In this scene, the protagonist Nancy listens as her mother confesses that not only did she used to have a sibling, the family member she never met was murdered by Freddy Krueger himself—a horrifying revelation that adds huge personal stakes to their final showdown. It's a game-changer of a scene that expands the Freddy lore in a low-key, truly scary way.

Sinister 2 - The bird scene

After devastating Ethan Hawke's family in Scott Derrickson's well-received horror outing Sinister, the child-corrupting demon Bughuul lived to do it all again in the less-rapturously-reviewed sequel. But while the movie as a whole may not hang together in comparison to the original, certain aspects on their own are well-done and effective. 

This standalone deleted scene is as good as anything in the movie, a disturbing sequence of a child shooting at cans, then shooting a bird, and finally stomping it to death. It's a self-contained scene that might be even better, as a whole, than the film it was cut out of.

The Exorcist - Spiderwalk

This well-known shocker of a scene, in which The Exorcist's possessed girl Regan skitters inhumanly down the stairs like a spider before vomiting blood, did not appear in the film's original theatrical cut. It was added for the 2000 release of the film's "Version You've Never Seen", alongside other scares

Frankly, it works better as a deleted scene than in the movie; it's extremely disturbing, but the problem is that it just doesn't work well in the narrative, happening far too early in the film and undercutting the original version's sense of slow, growing dread.

Jacob's Ladder - Michael Newman's experiment

If you've seen Jacob's Ladder but you haven't seen this scene, you'll be shocked it didn't appear in the final cut by the time it's over. A fully-produced, horrifying sequence in which monsters come out of the walls and attack a helpless Jacob Singer after he's dosed by a former military chemist, this scene serves not just to help explain the plot, a military-experiment MKUltra parable—it metaphorically relates Jacob's fraying reality to the experience of a bad trip on LSD, an aspect of the story that was relatively muted in the final cut. It's a must-see scene for fans of the movie.

Alien - Dallas' ultimate fate

This fantastic scene cut from Alien follows Sigourney Weaver's Ripley as she descends a ladder to discover a macabre display, and the ultimate fate of the character Dallas. Dallas, presumed dead in the theatrical cut after being apprehended by the alien, is revealed in this scene to be still alive, trapped by the alien in a disgusting cocoon, begging for death.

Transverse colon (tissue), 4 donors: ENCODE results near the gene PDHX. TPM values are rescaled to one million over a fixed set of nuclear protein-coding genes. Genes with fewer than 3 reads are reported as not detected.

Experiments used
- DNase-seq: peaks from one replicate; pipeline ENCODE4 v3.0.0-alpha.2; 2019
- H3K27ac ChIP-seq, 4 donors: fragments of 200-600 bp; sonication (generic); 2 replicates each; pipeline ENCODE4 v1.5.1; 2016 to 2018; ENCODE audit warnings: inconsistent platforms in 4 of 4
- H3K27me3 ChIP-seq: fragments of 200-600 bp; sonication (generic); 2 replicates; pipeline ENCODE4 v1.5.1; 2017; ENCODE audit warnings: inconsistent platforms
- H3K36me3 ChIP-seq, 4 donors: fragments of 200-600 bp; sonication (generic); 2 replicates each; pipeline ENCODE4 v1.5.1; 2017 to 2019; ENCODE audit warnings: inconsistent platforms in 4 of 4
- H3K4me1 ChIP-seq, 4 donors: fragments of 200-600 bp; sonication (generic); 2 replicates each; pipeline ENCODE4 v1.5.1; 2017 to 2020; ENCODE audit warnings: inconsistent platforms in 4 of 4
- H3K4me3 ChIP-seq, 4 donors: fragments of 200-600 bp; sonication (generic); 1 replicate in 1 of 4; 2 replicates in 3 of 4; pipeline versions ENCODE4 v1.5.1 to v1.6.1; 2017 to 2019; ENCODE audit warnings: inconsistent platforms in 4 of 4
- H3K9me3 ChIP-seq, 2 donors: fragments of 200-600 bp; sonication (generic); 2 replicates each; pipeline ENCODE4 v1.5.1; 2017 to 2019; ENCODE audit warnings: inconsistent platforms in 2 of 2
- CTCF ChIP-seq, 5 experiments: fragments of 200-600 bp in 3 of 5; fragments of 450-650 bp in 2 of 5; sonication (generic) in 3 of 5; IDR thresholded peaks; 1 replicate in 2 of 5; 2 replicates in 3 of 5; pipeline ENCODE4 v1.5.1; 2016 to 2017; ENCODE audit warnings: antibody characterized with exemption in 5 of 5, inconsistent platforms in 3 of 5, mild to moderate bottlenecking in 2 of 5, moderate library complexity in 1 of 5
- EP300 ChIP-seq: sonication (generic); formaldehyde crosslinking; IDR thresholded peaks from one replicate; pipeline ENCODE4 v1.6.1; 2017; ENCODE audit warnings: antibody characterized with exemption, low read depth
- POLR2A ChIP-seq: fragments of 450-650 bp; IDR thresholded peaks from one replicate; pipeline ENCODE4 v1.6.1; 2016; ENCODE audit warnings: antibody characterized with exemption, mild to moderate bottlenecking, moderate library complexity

Ripley puts him out of his misery with her flamethrower by burning him alive, and Sigourney Weaver's conflicted performance as she conducts the brutal act of mercy is just great. There are a lot of good deleted scenes from Alien, but this one is probably the most unsettling.

The Fly - Baboon-cat splicing

This infamous, long-unseen sequence from David Cronenberg's remake of The Fly was nearly focus-grouped out of existence. The scene—which as far as special effects go, appears complete—shows Dr. Seth Brundle, midway through his transformation, desperately throwing all manner of mad science at the wall to see if a cure for his condition will stick. In a fit of desperation, he splices a cat with a baboon, hoping the unholy combination that results will solve his problems. When it doesn't, he promptly beats the resulting screeching monstrosity to death. 

Test audiences responded poorly to the perceived cruelty to animals going on in the sequence, but there's a storytelling reason the scene was removed as well. As the film's producer Stuart Cornfield noted, "If you beat an animal to death, even a monkey-cat, your audience is not gonna be interested in your problems anymore."

Halloween (1978) - Michael's escape aftermath

This short sequence would've taken place near the beginning of the movie, showing Dr. Loomis investigating Michael Myers' torn-up room in the hospital he's escaped from, before following him to Haddonfield to stop him. While Loomis has his reasons for knowing where the killer's going, this scene makes his motive much more explicit. 

Before departing, Michael carved "SISTER" into the door, foreshadowing his target as his long-lost sibling Laurie, played by Jamie Lee Curtis. The fact that Michael and Laurie are related was dropped from the movie's plot, but reintroduced in Halloween II, and explored much more fully in Rob Zombie's 2007 remake. It's a little detail that refocuses the whole movie. Michael's not killing babysitters randomly; he's a madman on a mission.

IT (2017)

It was one of the most terrifying movies of 2017. But as scary as he was, chief antagonist Pennywise wasn't the only threat to the band of kids known as the Losers' Club. In the film, as in the novel, bully Henry Bowers becomes more violent and unstable as the story progresses, culminating in the gruesome murder of his own father—but this deleted scene would have made the extent of his psychotic break chillingly clear.